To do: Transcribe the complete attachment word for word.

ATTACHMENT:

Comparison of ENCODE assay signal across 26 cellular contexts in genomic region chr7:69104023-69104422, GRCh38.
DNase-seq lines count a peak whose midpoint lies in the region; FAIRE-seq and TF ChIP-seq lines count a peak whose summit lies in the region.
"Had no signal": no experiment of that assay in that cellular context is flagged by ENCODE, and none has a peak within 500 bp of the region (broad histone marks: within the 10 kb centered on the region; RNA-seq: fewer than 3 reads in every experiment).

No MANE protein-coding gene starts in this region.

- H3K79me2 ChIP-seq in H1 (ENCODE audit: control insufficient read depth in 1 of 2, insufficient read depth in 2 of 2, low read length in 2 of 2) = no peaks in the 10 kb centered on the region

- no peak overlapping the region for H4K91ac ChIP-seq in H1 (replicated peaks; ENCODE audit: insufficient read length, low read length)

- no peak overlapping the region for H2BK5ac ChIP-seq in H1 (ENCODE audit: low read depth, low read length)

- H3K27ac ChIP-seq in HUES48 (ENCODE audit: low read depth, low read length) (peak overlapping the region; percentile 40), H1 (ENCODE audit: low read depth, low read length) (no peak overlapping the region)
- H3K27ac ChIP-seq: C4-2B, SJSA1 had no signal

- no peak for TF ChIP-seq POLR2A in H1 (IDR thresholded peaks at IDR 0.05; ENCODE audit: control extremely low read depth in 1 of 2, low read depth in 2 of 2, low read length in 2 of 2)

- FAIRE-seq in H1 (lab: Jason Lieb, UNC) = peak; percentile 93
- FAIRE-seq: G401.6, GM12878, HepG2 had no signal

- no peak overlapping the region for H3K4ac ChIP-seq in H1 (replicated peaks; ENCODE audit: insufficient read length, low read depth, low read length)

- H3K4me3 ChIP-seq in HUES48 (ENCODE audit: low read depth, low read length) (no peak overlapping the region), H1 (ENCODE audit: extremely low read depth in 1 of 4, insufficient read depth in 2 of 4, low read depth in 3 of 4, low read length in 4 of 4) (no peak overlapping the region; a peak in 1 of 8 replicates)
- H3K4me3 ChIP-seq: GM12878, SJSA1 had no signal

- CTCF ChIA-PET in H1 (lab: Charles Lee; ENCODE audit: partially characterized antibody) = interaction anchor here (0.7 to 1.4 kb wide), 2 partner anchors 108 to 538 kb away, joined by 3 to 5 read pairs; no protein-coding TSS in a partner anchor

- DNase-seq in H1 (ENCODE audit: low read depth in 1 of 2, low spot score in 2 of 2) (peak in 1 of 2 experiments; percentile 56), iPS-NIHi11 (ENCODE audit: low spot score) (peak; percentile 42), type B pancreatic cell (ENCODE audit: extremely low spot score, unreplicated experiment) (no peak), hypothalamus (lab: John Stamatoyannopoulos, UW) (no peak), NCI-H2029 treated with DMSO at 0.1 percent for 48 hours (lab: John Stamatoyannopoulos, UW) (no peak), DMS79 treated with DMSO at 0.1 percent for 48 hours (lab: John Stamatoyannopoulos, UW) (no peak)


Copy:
Comparison of ENCODE assay signal across 26 cellular contexts in genomic region chr7:69104023-69104422, GRCh38.
DNase-seq lines count a peak whose midpoint lies in the region; FAIRE-seq and TF ChIP-seq lines count a peak whose summit lies in the region.
"Had no signal": no experiment of that assay in that cellular context is flagged by ENCODE, and none has a peak within 500 bp of the region (broad histone marks: within the 10 kb centered on the region; RNA-seq: fewer than 3 reads in every experiment).

No MANE protein-coding gene starts in this region.

- H3K79me2 ChIP-seq in H1 (ENCODE audit: control insufficient read depth in 1 of 2, insufficient read depth in 2 of 2, low read length in 2 of 2) = no peaks in the 10 kb centered on the region

- no peak overlapping the region for H4K91ac ChIP-seq in H1 (replicated peaks; ENCODE audit: insufficient read length, low read length)

- no peak overlapping the region for H2BK5ac ChIP-seq in H1 (ENCODE audit: low read depth, low read length)

- H3K27ac ChIP-seq in HUES48 (ENCODE audit: low read depth, low read length) (peak overlapping the region; percentile 40), H1 (ENCODE audit: low read depth, low read length) (no peak overlapping the region)
- H3K27ac ChIP-seq: C4-2B, SJSA1 had no signal

- no peak for TF ChIP-seq POLR2A in H1 (IDR thresholded peaks at IDR 0.05; ENCODE audit: control extremely low read depth in 1 of 2, low read depth in 2 of 2, low read length in 2 of 2)

- FAIRE-seq in H1 (lab: Jason Lieb, UNC) = peak; percentile 93
- FAIRE-seq: G401.6, GM12878, HepG2 had no signal

- no peak overlapping the region for H3K4ac ChIP-seq in H1 (replicated peaks; ENCODE audit: insufficient read length, low read depth, low read length)

- H3K4me3 ChIP-seq in HUES48 (ENCODE audit: low read depth, low read length) (no peak overlapping the region), H1 (ENCODE audit: extremely low read depth in 1 of 4, insufficient read depth in 2 of 4, low read depth in 3 of 4, low read length in 4 of 4) (no peak overlapping the region; a peak in 1 of 8 replicates)
- H3K4me3 ChIP-seq: GM12878, SJSA1 had no signal

- CTCF ChIA-PET in H1 (lab: Charles Lee; ENCODE audit: partially characterized antibody) = interaction anchor here (0.7 to 1.4 kb wide), 2 partner anchors 108 to 538 kb away, joined by 3 to 5 read pairs; no protein-coding TSS in a partner anchor

- DNase-seq in H1 (ENCODE audit: low read depth in 1 of 2, low spot score in 2 of 2) (peak in 1 of 2 experiments; percentile 56), iPS-NIHi11 (ENCODE audit: low spot score) (peak; percentile 42), type B pancreatic cell (ENCODE audit: extremely low spot score, unreplicated experiment) (no peak), hypothalamus (lab: John Stamatoyannopoulos, UW) (no peak), NCI-H2029 treated with DMSO at 0.1 percent for 48 hours (lab: John Stamatoyannopoulos, UW) (no peak), DMS79 treated with DMSO at 0.1 percent for 48 hours (lab: John Stamatoyannopoulos, UW) (no peak)